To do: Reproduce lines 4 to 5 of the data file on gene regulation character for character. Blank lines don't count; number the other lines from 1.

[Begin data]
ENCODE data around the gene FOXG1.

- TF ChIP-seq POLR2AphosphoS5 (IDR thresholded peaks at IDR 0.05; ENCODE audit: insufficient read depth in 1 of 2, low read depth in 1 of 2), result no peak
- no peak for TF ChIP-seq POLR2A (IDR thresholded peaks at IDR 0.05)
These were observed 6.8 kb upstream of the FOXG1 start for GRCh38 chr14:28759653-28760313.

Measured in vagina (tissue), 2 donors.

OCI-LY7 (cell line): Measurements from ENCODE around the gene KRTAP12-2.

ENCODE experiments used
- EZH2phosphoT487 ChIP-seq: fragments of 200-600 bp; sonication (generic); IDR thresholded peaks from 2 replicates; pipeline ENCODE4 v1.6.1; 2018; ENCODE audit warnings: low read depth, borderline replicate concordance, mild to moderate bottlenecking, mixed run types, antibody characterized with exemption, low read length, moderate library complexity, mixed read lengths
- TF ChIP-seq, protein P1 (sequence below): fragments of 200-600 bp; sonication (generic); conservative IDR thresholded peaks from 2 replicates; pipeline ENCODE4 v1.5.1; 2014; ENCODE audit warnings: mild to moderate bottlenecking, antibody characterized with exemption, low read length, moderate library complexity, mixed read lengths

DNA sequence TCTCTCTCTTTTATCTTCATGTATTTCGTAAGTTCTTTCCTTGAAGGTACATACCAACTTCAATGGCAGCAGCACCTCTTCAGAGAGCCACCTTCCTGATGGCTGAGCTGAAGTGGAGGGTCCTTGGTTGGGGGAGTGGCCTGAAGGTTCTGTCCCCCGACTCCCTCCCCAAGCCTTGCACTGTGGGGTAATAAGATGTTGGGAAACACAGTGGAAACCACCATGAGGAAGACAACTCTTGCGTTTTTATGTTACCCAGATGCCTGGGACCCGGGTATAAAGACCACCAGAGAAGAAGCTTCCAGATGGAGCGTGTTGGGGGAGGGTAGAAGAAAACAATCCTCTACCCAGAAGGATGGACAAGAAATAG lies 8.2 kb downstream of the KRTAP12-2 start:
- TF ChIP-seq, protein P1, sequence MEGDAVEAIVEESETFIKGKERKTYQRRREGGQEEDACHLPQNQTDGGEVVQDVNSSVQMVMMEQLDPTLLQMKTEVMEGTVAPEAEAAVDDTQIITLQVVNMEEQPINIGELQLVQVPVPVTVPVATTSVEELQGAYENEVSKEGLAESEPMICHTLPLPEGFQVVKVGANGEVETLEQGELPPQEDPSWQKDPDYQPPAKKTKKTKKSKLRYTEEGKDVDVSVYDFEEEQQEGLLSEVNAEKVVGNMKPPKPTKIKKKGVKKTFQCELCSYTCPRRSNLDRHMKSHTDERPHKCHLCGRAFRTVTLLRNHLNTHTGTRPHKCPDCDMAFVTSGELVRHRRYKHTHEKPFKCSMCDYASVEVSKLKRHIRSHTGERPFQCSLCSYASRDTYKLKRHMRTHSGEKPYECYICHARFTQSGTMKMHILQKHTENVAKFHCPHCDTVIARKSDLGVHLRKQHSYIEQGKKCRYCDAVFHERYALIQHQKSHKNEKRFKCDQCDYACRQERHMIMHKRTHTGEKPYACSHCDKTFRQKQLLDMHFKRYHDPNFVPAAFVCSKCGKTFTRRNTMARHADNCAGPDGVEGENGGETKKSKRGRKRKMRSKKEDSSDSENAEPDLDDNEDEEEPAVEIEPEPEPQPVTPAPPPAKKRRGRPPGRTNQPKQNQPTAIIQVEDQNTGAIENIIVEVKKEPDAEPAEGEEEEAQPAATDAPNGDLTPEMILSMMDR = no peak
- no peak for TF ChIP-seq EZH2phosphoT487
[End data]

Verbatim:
These were observed 6.8 kb upstream of the FOXG1 start for GRCh38 chr14:28759653-28760313.

Measured in vagina (tissue), 2 donors.